Five rules for storing wine that keep it in prime condition
Some wine enthusiasts insist wine cellars are necessary for proper storage, but that’s not entirely true. As long as you aren’t trying to mature them long-term, storing wine can be accomplished with little effort.
When you abide by the five simple rules below, you’ll be able to maintain the original taste, smell, and quality of your unopened, home-stored wines.
Rule #1: Enter the dark side.
Most of us enjoy a bright home, flooded with warm sunlight. Wine, on the other hand, thrives in a dark, vampire-like environment. Light, especially direct sunlight and fluorescent light, damages the flavor and smell of wine. This is why many wines are bottled in colored glass, which essentially acts as sunglasses for it. However, even if the bottle has UV filters incorporated into the glass, it won’t safeguard the flavor and smell of your precious wine if direct light hits it consistently.
So the lesson to learn here is, keep your wine away from the light—especially white wines, which are the most sensitive to light degradation. If you don’t have a dark place to store your wine, then lightly wrap a cloth around it or put the bottle inside a box. The least amount of light hitting your wine the better, especially if it will be a few years before you drink it.
Rule #2: Steady as she goes.
One of the most important rules when it comes to storing wine is to maintain a steady temperature. When wine faces sudden, dramatic shifts in temperature, it “over breathes” and suffers the effects of premature aging. In extreme temperature fluctuation cases, like going from the fridge to a hot garage, wine can develop condensation which can cause mold to grow on the cork.
If climate changes are unavoidable, then aim for gradual adjustments to give the wine time to acclimate. The temperature should never shift more than 3°F a day, especially when it comes to red wines as they’re more susceptible to temperature-related problems than white wines. However, even when the wine is stored at a consistent temperature, if it’s too hot or too cold, its quality is still at risk. Which leads us to our next rule.
Rule #3: The Goldilocks method.
For those of you who remember the story of dear, little Goldilocks, you’ll recall how she wasn’t content until she found the porridge that was not too hot or cold, but “just right.” Similarly, a wine needs to find that “sweet spot” when it comes to temperature, too. When you store wine at temperatures higher than 65°F for longer than six months, the wine can experience an accelerated aging process that shortens its lifespan. Alternatively, wine stored at temperatures below 45°F prohibits the wine from fully developing and robs it of flavor and smell.
Therefore, when you plan to store wine for six months or longer, aim for the “just right” temperature between 53°F and 57°F. For short-term storage, you can store your wine at its suggested serving temperature.
Basic serving reference:
40-50°F — Light, dry white wines and sparkling wines
50-60°F — Full-bodied white wines and light, fruity red wines
60-65°F — Full-bodied red wines and ports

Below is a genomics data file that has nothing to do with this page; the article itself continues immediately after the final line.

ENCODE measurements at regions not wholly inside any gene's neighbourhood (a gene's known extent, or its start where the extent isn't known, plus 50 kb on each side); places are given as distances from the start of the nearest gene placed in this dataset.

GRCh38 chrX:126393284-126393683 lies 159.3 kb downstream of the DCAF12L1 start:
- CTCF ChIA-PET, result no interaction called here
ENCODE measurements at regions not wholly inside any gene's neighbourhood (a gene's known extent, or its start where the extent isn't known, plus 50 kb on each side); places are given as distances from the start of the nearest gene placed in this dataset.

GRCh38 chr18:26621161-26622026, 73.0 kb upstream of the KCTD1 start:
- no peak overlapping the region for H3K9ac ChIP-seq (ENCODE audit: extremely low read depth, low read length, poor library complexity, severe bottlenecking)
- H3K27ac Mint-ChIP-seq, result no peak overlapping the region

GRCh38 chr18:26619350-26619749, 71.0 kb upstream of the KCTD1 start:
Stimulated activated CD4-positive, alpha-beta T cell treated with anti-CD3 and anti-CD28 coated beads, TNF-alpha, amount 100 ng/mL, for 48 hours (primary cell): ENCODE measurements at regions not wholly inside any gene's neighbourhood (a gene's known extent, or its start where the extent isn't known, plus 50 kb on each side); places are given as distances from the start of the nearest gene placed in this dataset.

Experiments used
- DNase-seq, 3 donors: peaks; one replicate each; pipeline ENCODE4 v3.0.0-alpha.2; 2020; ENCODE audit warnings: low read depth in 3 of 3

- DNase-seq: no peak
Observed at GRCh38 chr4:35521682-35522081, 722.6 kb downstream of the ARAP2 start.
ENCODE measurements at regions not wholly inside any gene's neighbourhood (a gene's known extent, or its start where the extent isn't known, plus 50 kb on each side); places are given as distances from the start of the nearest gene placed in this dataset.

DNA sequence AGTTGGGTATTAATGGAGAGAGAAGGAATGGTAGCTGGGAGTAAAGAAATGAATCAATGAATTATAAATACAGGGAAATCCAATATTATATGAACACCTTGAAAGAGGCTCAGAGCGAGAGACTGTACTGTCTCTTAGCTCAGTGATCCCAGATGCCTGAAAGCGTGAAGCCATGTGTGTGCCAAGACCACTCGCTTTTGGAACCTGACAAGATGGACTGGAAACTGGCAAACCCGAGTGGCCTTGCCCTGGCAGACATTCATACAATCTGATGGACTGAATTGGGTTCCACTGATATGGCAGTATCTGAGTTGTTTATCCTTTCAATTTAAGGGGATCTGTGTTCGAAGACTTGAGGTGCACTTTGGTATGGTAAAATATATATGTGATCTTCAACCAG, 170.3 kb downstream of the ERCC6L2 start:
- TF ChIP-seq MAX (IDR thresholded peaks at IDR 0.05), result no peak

Find more information here on the best temperature to drink wine.
Warning: Beware of storing red or white wine in temperatures above 76°F. Even a few hours above this temperature results in a noticeable loss of fruit expression and can even cause the wine to taste “cooked.” Cooked wine develops characteristics of stewed or raisinated fruits that are not apart of the original taste of the wine.
Rule #4: Hold your ground.
Many people believe the top of their refrigerator is a good place to store their wine. They’re wrong. Not only will the wine suffer light exposure and temperature fluctuations, but it will also undergo constant movement—refrigerators are opened and closed all day and they usually vibrate, too. For older red wines, movement can disturb the sediments and prevent them from settling, potentially making them unpleasantly gritty.
Thankfully, unless you’re planning on storing your wine long-term (over a year), you probably don’t need to worry about this too much. However, if you splurge on an expensive bottle of old wine, don’t risk it. Avoid storing these wines near vibrating appliances.
Rule #5: Manage moisture when storing wine.
If you live in a dry climate, like parts of Nevada or Arizona, you might want to use a humidifier. Or if you live in an area with high humidity, like parts of Texas and Florida, then you’ll want to invest in a dehumidifier. Why? Well, humidity, or lack thereof, plays an essential part in wine storage.
When moisture is lacking and humidity levels drop below 50%, corks begin to dry out and may result in loss of liquid and possible degradation of the wine. Alternately, when the atmosphere is too humid—over 80%—your wine is at risk of sprouting mold or mildew. While these outcomes are certainly worrisome, if you plan on drinking your wine within a year or so, you can consider your wine safe from these particular fates.
Storing Wine is possible without a cellar
Storing wine, whether it’s for a few weeks or a year, is possible without a wine cellar. It takes a little bit of effort, but you’ll save a ton of money avoiding a wine cellar bill.
With that being said, there are many options for wine coolers that can make storing white and red wine a lot easier. Wine coolers create a stable temperature zone for your wine, which can be one of the most difficult things to regulate when storing wine. Significantly cheaper than wine cellars, dependable wine coolers range anywhere from a few hundred dollars to thousands of dollars.